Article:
Hans arrives in a town near Amsterdam to write a story on the reclusive sculptor, Professor Val, who lives on an island in the old mill house the locals call the Mill of the Stone Women. ...
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Conrado San Martín,
Hans arrives in a town near Amsterdam to write a story on the reclusive sculptor, Professor Val, who lives on an island in the old mill house the locals call the Mill of the Stone Women. Hans meets the professor's beautiful and seductive daughter, and begins feeling passion for her despite his true love for Lisa Lotta. Slowly he becomes aware of the nefarious experiments being conducted by Val and his furtive assistant Dr. Boles, and local women continue to disappear. Written by
Ed Sutton <firstname.lastname@example.org>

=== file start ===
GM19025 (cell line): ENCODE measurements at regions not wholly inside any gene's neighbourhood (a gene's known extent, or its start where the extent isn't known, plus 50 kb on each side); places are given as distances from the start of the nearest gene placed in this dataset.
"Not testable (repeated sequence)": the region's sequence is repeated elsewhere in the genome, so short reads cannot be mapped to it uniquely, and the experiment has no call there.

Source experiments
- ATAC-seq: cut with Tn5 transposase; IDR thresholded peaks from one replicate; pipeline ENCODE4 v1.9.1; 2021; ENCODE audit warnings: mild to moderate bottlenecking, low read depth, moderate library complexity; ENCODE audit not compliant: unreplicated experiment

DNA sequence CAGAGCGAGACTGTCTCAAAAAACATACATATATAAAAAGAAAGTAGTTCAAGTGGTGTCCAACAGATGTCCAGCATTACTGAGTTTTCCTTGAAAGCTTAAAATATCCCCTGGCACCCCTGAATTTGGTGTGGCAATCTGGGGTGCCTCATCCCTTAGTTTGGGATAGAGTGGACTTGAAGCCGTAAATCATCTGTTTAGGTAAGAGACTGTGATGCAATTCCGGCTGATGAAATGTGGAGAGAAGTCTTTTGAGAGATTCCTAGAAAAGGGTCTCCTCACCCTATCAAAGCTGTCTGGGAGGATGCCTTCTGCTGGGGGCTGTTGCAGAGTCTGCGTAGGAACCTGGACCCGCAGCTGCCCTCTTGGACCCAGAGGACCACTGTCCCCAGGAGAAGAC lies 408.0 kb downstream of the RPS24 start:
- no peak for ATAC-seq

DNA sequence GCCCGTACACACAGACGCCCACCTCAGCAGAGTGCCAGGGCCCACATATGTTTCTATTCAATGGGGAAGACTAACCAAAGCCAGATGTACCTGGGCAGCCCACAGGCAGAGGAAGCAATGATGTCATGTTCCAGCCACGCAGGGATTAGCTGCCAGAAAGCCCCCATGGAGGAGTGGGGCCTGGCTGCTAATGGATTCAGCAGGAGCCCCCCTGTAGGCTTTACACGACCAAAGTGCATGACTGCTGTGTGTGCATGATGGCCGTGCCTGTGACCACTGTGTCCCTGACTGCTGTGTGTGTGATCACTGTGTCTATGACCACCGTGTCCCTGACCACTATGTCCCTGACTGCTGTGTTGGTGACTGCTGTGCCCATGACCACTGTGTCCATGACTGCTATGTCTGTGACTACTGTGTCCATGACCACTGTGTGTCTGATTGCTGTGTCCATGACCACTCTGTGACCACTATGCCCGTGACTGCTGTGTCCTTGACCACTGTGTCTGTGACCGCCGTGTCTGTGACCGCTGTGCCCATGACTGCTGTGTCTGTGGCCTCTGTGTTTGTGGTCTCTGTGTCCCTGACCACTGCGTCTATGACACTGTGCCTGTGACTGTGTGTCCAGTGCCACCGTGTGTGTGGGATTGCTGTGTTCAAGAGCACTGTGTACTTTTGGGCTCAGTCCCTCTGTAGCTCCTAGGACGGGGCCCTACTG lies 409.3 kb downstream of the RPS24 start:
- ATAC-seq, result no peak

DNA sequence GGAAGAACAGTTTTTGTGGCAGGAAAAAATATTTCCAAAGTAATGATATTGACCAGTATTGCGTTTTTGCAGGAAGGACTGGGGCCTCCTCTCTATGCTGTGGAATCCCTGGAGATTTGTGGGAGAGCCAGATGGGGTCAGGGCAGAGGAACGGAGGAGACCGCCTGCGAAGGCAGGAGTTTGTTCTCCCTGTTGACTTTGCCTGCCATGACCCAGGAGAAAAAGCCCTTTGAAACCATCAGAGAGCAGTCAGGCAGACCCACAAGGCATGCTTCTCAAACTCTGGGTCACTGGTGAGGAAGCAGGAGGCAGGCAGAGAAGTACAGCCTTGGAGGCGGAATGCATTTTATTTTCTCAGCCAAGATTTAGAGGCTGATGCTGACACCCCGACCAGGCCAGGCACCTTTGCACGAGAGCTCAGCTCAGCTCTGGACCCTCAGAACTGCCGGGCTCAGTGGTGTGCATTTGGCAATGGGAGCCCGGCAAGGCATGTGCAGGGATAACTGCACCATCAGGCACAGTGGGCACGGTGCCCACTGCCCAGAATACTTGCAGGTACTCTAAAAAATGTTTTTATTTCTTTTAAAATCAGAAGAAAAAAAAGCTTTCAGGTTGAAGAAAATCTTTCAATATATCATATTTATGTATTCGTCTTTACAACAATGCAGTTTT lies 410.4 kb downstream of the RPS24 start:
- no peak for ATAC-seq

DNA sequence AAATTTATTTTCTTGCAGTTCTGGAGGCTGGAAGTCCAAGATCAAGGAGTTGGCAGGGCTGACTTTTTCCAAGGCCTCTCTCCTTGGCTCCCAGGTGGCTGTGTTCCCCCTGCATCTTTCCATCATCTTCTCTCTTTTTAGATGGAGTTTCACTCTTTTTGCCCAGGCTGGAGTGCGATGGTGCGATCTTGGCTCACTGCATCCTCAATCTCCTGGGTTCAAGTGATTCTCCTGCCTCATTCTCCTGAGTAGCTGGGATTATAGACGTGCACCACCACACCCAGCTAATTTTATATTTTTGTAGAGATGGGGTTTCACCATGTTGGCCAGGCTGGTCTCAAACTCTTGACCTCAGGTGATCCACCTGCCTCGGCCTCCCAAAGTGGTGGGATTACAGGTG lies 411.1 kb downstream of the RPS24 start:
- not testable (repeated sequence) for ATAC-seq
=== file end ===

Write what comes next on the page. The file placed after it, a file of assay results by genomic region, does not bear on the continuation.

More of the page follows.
Most people who write about the 1960 French-Italian coproduction "Mill of the Stone Women" can't seem to resist comparing it, and quite rightly, to "House of Wax" (1953) and "Eyes Without a Face" (1959); I guess I've just done so myself! But "Mill" has a lot more to offer than just a mashup of those two great pictures. In it, handsome Pierre Brice plays Hans van Harnim, a writer in what appears to be late 19th century Holland, who goes to the windmill home of one Prof. Wahl to do a story on his unusual abode and the professor/sculptor's carousel collection of grotesque female statues. What follows, for van Harnim, is quite the nightmarish experience, as he discovers the secrets of both this statuary and Wahl's mysterious daughter, Elfy. While not nearly as classic or seminal as two other horror films that premiered that year--Mario Bava's "Black Sunday" and Uncle Alfie's "Psycho" (then again, how many pictures are?)--"Mill" still manages to provide some shudders. The film begins quite eerily, and its unusual backdrop, that of the misty canal district in Holland's countryside, is a unique one for a horror film. An hallucinatory freakout sequence that transpires roughly halfway in is truly disorienting, before the picture turns to more conventional, albeit still quite fun, mad-scientist fare. The film also gives us handsome sets, nicely muted colors, interesting direction by Giorgio Ferroni, and perhaps the most inspired use of a creepy windmill since Uncle Alfie's "Foreign Correspondent" (1940). And almost stealing the show, in her role as Elfy, is Scilla Gabel, a gorgeous actress with Sophia Loren-type looks and the otherworldly air of the young Barbara Steele. In all, a very fine horror outing, nicely presented on this DVD from the good folks at Mondo Macabro, and with loads of fine extras, to boot.
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